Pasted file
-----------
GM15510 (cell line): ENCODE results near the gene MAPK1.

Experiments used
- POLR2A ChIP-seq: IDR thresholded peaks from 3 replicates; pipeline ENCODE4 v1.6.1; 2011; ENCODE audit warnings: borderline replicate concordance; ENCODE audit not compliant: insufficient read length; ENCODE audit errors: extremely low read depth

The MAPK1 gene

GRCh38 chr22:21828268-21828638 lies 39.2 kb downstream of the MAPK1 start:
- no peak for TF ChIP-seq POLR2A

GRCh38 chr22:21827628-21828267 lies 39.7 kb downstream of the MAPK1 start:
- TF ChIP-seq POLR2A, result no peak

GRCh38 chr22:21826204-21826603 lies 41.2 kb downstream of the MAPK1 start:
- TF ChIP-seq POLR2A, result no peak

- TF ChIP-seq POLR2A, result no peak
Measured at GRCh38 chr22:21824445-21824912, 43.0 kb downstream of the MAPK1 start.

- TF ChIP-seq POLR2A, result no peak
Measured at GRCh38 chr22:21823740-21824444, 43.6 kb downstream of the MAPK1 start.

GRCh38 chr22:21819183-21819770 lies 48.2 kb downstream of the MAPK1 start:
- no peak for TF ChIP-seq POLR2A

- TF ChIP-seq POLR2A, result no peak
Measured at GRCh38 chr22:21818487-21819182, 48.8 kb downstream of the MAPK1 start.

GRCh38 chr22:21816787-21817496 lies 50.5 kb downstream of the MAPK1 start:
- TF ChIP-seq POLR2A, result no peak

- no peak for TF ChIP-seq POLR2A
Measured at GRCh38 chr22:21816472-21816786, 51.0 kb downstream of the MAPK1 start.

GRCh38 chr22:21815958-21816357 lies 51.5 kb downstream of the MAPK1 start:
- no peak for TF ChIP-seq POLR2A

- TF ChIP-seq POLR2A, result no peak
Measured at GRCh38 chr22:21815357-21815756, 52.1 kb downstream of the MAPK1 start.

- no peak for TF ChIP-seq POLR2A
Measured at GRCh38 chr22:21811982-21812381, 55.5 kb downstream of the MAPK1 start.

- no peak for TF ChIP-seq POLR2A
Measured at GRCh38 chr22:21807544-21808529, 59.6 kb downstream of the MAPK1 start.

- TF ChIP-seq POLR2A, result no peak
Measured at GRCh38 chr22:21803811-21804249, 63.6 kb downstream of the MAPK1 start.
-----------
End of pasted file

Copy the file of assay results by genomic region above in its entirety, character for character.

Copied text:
GM15510 (cell line): ENCODE results near the gene MAPK1.

Experiments used
- POLR2A ChIP-seq: IDR thresholded peaks from 3 replicates; pipeline ENCODE4 v1.6.1; 2011; ENCODE audit warnings: borderline replicate concordance; ENCODE audit not compliant: insufficient read length; ENCODE audit errors: extremely low read depth

The MAPK1 gene

GRCh38 chr22:21828268-21828638 lies 39.2 kb downstream of the MAPK1 start:
- no peak for TF ChIP-seq POLR2A

GRCh38 chr22:21827628-21828267 lies 39.7 kb downstream of the MAPK1 start:
- TF ChIP-seq POLR2A, result no peak

GRCh38 chr22:21826204-21826603 lies 41.2 kb downstream of the MAPK1 start:
- TF ChIP-seq POLR2A, result no peak

- TF ChIP-seq POLR2A, result no peak
Measured at GRCh38 chr22:21824445-21824912, 43.0 kb downstream of the MAPK1 start.

- TF ChIP-seq POLR2A, result no peak
Measured at GRCh38 chr22:21823740-21824444, 43.6 kb downstream of the MAPK1 start.

GRCh38 chr22:21819183-21819770 lies 48.2 kb downstream of the MAPK1 start:
- no peak for TF ChIP-seq POLR2A

- TF ChIP-seq POLR2A, result no peak
Measured at GRCh38 chr22:21818487-21819182, 48.8 kb downstream of the MAPK1 start.

GRCh38 chr22:21816787-21817496 lies 50.5 kb downstream of the MAPK1 start:
- TF ChIP-seq POLR2A, result no peak

- no peak for TF ChIP-seq POLR2A
Measured at GRCh38 chr22:21816472-21816786, 51.0 kb downstream of the MAPK1 start.

GRCh38 chr22:21815958-21816357 lies 51.5 kb downstream of the MAPK1 start:
- no peak for TF ChIP-seq POLR2A

- TF ChIP-seq POLR2A, result no peak
Measured at GRCh38 chr22:21815357-21815756, 52.1 kb downstream of the MAPK1 start.

- no peak for TF ChIP-seq POLR2A
Measured at GRCh38 chr22:21811982-21812381, 55.5 kb downstream of the MAPK1 start.

- no peak for TF ChIP-seq POLR2A
Measured at GRCh38 chr22:21807544-21808529, 59.6 kb downstream of the MAPK1 start.

- TF ChIP-seq POLR2A, result no peak
Measured at GRCh38 chr22:21803811-21804249, 63.6 kb downstream of the MAPK1 start.